May 07, 2017 rated it really liked it
Read this one on a long plane flight, and it kept we awake and laughing the whole way. Like all the burglar books, it has a very intricate plot, with clues scattered in fairly open sight. It plays affectionately with other books in the genre: one character is a Sue Grafton fan and imagines possible books, such as one where a jazz band leader is murdered "A is for Train". There is the classic gathering of suspects a la Agatha Christie, with the detective explaining everything and identifying the ...more
Jan
Aug 11, 2018 rated it really liked it
"Oh Bernard" said she, and "we will always have 25th street", says he, and the tape ends, and one smiles. This was a book tape, and I always enjoy Lawrence Blocks books on tape re "Bernard", they are light and funny, and make me smile.

Story, Bernie is working in his book shop, and along comes a job offer, Bernard has a side line where he acquires acquisitions. In short, Bernie is a burglar, Bernie also like Bogart movies and a new women comes into his life, just as there is a Bogart film festiva
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K
Oct 24, 2017 rated it liked it
I began reading this series with The Burglar Who Counted Spoons and loved it. So, it was with great anticipation that I read The Burglar Who Thought He Was Bogart, #7 in Lawrence Block's Bernie Rhodenbarr series. It was somewhat disappointing in comparison, but still a breezy and cleverly plotted work. Nevertheless, I thought it was too forced, with too much time spent on a rather convoluted plot-line involving a quasi-international intrigue and scenes that simply did nothing to move the plot fo ...more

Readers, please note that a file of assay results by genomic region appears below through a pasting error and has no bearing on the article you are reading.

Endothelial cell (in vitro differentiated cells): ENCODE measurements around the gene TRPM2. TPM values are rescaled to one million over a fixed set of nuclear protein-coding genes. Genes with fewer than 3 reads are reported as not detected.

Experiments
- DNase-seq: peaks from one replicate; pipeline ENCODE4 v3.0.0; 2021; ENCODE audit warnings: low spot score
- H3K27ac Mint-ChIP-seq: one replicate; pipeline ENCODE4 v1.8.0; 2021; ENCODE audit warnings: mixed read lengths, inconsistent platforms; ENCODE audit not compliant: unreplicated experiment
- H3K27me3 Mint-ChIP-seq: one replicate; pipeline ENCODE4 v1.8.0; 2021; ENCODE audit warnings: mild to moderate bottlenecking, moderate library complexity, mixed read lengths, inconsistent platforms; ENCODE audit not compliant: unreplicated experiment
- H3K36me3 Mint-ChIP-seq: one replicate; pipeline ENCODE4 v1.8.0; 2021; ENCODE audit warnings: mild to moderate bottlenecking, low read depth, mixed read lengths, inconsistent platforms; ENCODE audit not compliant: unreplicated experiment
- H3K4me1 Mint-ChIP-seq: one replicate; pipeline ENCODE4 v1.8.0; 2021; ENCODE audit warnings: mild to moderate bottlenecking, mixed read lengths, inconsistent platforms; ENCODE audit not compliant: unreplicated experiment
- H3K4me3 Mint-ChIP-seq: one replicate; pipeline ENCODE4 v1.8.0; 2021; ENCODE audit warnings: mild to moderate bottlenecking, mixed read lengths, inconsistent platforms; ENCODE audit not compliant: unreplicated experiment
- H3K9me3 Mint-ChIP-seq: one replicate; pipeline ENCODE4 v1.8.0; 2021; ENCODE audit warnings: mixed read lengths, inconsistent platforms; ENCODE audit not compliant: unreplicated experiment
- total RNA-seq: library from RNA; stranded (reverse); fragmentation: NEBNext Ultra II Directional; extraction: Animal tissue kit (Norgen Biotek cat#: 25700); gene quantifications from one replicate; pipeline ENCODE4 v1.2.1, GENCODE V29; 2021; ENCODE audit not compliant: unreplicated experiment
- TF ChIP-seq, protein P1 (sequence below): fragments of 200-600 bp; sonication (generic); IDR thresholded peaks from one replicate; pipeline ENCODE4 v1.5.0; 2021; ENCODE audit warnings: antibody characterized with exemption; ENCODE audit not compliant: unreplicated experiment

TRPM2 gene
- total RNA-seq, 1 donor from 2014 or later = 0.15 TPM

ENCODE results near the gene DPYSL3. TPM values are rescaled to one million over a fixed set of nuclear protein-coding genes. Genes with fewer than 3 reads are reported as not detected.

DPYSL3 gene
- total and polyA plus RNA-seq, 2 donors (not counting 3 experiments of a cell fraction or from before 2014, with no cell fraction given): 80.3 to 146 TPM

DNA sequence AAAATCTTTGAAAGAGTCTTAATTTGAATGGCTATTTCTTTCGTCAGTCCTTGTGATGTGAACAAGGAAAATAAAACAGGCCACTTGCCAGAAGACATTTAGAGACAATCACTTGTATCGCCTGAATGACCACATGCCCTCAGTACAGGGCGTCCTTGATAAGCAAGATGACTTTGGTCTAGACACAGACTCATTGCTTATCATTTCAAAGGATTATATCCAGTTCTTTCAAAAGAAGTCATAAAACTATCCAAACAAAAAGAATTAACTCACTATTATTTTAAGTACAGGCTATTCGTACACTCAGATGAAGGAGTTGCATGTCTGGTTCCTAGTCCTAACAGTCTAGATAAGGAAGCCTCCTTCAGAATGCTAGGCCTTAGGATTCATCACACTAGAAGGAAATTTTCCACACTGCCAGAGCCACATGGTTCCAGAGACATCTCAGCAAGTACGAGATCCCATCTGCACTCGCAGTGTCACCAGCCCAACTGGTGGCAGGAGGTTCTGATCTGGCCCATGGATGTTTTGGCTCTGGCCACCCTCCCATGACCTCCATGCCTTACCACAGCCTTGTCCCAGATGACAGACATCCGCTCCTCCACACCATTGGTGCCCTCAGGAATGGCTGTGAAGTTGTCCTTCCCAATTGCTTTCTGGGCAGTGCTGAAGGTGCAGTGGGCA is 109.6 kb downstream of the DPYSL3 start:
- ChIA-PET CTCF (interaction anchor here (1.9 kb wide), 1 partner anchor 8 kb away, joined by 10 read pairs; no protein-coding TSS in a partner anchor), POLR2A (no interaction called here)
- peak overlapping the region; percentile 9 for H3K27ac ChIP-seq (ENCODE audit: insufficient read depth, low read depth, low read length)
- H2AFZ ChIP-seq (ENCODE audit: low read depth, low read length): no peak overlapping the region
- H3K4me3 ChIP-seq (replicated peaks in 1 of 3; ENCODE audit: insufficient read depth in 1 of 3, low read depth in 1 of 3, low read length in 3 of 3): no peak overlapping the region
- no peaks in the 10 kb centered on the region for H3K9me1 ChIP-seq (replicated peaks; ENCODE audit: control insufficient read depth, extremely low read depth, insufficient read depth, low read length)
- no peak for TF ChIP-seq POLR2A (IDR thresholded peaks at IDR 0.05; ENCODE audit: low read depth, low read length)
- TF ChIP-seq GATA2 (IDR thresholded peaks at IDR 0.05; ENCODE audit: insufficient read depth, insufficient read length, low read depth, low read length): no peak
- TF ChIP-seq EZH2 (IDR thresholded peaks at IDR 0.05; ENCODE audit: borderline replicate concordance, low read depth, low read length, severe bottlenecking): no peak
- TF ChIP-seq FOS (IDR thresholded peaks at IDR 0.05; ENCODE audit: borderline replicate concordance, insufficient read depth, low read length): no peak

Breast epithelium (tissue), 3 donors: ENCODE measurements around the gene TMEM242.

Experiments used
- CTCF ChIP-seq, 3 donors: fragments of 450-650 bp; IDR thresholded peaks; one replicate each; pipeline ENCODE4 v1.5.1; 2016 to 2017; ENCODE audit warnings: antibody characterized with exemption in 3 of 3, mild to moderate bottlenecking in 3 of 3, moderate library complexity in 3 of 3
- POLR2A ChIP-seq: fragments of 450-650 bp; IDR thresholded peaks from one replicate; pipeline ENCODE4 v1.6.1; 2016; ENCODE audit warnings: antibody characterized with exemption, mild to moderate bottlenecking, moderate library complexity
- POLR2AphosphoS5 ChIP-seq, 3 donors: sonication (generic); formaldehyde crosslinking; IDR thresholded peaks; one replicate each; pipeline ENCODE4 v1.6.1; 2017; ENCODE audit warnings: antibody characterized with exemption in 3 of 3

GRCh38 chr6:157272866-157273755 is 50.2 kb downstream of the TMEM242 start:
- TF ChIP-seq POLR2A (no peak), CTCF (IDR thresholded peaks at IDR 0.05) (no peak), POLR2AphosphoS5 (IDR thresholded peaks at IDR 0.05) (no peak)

Amorak Huey
Aug 09, 2017 rated it really liked it
I tend to prefer Scudder, but the Bernie Rhodenbarr series is enjoyable as well. This was a re-read. It's quick, funny, smartly paced.
Jrobertus
Feb 27, 2015 rated it really liked it
Bernie Rhodenbarr is one of Block's series characters. He is a cat burglar who steals from the rich becasue they have the stuff (and he rationalizes they don't need it all). He also runs a used book store and is quite erudite. As in the Scudder series, Block's characters participate in sharp, witty dialog and banter so they are great fun to read. It is much easier to identify with this character than, say, Block's hit-man series where the protagonist is a hired killer. In this novel Bernie is as ...more
Vfields Don't touch my happy!
This is just a happy series for me. I allot myself these out bit by bit so I can enjoy the series as long as possible.
Sharon
Sep 15, 2008 rated it really liked it
Bernie is in love with a mysterious woman and attending Humphrey Bogart movies with her every night. This of course leads to burglary and a murder investigation. This time Block has not one, but two characters who have a dead-on imitation of the Sidney Greensteet character speech patterns. Loved it.

I noticed that Block also pays a major hommage to the "mean streets" type of detective novel. As I was reading this, I thought that he must really read a lot of those novels. Then I picked up one of
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Laurie
Oct 21, 2008 rated it really liked it
My first Lawrence Block book. My mother in law gave us a sack of these, as my husband enjoys them. I have not been making it too the library as much as usual so I've been picking these up when I need a fun read. I really liked this book. It is about a thief who owns a bookstore. He meets a mysterious woman, attends a Bogart film festival with her, and keeps involved in a mystery. This is the only one of this series in our sack o' books, but I plan to get more from the library.
Chris Birdy
Nov 23, 2014 rated it really liked it
Another enjoyable Lawrence Block book with the lovable bookseller Bernie Rhodenbarr. In addition to being a tribute to Humphrey Bogart and his many movies it also had the old fashioned feel of Nero Wolfe in bringing the suspects together (in the bookstore). This would have been a five star read except there were many characters with strange names. I almost needed a scorecard to keep track. But Bernie and Lawrence Block overcome all.
Vicki Cline